Scaling Content Moderation Is Impossible: YouTube Flags Horror Video As ‘For Kids’
from the the-horror-the-horror dept
Masnick’s Impossibility Theorem strikes again! The idea put forth by Mike is that the moment a platform really starts to scale upward, doing any actual content moderation well becomes inherently impossible. There are a ton of examples of this, as some reasons as to why it’s so difficult. The spoiler alert on this is that pretty much the moment content moderation is in any way automated, it all starts to fall apart.
And sometimes in fairly spectacular ways, too. For instance, horror YouTube series Local58TV was created by Kris Straub. It’s a very dark series of shorts, and Straub made a point of setting the age rating for adults, but then YouTube’s automated system listed it as available in “YouTube Kids”.
YouTube doesn’t get the Local58TV vibe, though. It automatically flagged one episode, titled “Show For Children,” as for children. You can see how an AI bot might get its wires crossed from that title, but it immediately says “Not for Children” in the description, and the creator, Straub, originally set the video’s age rating as “18+” when it was uploaded.
The episode is a black-and-white cartoon where a cute cartoon skeleton wanders around a graveyard looking for a cute cartoon girlfriend skeleton, only to find horrifying, more realistic skeletons and other creatures in the open graves. At the end of the video, seemingly from depression, the cute skeleton lays down in a grave and dies, turning into a realistic skeleton. The cartoon is something an AI bot might not understand, but a human could immediately tell the unsettling video is not kid-friendly.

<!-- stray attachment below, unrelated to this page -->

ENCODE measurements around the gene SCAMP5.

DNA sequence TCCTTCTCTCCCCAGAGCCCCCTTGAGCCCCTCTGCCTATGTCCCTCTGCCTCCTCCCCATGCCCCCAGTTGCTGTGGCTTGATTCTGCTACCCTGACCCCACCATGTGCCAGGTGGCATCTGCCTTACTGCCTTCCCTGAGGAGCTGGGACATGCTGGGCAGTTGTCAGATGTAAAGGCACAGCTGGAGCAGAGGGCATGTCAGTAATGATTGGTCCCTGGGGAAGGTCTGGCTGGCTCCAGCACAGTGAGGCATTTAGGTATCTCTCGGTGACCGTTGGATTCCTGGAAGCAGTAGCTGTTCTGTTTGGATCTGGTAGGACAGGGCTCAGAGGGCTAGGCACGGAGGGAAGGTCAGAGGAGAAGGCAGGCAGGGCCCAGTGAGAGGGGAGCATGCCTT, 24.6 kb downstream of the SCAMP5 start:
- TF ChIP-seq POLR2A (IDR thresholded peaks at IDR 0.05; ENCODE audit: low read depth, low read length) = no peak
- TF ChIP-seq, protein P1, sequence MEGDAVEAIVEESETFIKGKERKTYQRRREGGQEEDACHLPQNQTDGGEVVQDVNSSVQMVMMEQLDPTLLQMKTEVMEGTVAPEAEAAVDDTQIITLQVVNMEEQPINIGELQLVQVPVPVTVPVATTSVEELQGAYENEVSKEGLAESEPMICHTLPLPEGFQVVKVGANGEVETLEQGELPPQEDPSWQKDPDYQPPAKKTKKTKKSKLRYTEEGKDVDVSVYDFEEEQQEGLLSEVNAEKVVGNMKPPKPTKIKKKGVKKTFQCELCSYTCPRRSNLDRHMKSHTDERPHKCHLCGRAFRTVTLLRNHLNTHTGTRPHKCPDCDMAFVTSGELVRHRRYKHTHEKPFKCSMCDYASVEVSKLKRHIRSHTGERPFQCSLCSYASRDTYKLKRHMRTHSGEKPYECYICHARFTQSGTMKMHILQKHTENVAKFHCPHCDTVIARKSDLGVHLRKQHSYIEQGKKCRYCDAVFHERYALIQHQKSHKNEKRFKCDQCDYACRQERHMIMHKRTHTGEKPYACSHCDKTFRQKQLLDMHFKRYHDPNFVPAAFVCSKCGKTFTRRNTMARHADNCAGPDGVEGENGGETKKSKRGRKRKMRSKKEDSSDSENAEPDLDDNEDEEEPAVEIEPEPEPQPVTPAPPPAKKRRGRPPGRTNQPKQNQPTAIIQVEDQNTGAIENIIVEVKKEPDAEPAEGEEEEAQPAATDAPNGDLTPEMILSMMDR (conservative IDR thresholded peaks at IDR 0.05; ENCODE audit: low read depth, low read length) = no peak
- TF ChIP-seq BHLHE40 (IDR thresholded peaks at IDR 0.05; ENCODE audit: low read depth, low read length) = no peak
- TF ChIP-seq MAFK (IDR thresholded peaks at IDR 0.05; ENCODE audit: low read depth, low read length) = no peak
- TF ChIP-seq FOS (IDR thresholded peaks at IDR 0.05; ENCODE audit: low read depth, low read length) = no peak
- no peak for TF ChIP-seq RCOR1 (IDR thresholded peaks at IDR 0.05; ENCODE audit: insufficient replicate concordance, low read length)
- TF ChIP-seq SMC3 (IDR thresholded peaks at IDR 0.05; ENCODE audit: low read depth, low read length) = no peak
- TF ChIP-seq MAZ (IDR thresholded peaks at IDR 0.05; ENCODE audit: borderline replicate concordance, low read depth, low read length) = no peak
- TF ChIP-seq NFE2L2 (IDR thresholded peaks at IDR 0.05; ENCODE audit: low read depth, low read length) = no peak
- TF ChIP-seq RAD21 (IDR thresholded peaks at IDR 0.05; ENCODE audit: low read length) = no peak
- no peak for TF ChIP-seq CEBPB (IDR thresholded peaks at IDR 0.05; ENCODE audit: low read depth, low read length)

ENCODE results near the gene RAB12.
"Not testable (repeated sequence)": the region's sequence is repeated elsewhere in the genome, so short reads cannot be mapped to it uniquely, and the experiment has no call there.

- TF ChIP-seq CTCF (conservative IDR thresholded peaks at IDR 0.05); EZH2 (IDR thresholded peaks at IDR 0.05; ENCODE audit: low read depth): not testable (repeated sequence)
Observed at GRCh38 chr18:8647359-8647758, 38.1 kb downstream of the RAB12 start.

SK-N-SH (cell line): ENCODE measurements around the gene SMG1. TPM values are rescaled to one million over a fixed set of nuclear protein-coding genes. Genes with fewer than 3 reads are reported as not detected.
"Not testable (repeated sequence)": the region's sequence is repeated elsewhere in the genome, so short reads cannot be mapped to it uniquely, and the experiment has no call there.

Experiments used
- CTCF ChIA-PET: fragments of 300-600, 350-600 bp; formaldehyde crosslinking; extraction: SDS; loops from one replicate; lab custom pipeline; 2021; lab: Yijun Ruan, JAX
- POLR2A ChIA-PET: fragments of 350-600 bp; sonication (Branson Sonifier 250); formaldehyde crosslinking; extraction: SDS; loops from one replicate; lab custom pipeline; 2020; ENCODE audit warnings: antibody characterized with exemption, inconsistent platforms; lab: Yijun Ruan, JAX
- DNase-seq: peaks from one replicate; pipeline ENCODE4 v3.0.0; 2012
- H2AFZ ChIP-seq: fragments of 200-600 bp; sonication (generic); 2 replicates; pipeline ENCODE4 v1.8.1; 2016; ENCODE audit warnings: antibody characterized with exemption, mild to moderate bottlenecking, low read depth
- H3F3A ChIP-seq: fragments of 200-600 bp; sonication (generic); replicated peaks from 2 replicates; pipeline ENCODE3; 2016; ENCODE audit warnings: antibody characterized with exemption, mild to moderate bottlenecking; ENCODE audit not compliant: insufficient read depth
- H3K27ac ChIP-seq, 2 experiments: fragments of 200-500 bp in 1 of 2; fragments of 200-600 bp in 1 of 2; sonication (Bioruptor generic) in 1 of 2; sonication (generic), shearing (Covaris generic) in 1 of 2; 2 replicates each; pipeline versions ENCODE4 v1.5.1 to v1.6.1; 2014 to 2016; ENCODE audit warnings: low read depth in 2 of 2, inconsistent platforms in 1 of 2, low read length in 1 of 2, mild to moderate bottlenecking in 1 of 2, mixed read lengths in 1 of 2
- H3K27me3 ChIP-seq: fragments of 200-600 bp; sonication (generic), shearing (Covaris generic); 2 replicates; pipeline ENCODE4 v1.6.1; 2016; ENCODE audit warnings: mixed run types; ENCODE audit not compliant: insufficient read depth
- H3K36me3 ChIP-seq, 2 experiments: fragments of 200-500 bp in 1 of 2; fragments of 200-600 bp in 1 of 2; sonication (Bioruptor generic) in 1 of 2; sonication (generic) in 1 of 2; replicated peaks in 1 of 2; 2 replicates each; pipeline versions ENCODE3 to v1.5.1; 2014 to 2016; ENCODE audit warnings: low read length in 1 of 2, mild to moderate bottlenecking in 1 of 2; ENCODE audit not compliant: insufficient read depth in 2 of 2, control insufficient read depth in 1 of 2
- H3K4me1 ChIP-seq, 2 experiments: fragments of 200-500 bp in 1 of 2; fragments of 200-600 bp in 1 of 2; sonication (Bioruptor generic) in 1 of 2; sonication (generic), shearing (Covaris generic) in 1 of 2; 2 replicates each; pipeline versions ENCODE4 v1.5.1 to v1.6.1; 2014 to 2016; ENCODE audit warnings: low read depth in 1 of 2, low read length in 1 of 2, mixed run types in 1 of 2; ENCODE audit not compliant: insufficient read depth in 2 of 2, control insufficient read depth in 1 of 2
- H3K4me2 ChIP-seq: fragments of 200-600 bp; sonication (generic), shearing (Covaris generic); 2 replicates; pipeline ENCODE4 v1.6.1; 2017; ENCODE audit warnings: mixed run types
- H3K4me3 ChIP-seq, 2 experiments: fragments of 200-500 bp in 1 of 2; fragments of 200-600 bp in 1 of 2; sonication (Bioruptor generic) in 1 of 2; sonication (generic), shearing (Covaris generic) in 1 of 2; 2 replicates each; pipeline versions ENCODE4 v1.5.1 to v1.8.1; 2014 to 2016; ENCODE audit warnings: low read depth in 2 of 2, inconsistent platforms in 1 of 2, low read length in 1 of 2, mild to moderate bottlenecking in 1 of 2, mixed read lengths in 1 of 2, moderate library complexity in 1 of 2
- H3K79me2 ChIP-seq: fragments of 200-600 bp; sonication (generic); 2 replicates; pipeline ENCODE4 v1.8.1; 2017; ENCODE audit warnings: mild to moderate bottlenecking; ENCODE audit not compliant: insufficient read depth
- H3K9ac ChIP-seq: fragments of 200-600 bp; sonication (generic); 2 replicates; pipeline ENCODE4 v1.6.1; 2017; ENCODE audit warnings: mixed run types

And there you have it. The automated system simply couldn’t decipher the content of the video and setup kids to watch what is clearly not an appropriate video for them to see. Frustratingly, this system is so automated that Straub can’t even go in and edit any of this himself.
YouTube not only flagged a video explicitly marked as “inappropriate for kids” as “made for kids,” it also won’t let the creator change it back. The video’s content is now labeled “Made for kids (set by YouTube)” and Straub is forced to file an appeal with YouTube to get the video’s age rating corrected.
Now, Straub appealed the “for kids” designation and YouTube responded quickly, correcting the issue. But that isn’t really the point. If automated content moderation is so broken that a video the creator marked as for adults can be auto-marked as for children, then what hope does such a system have to tackle more nuanced moderation issues.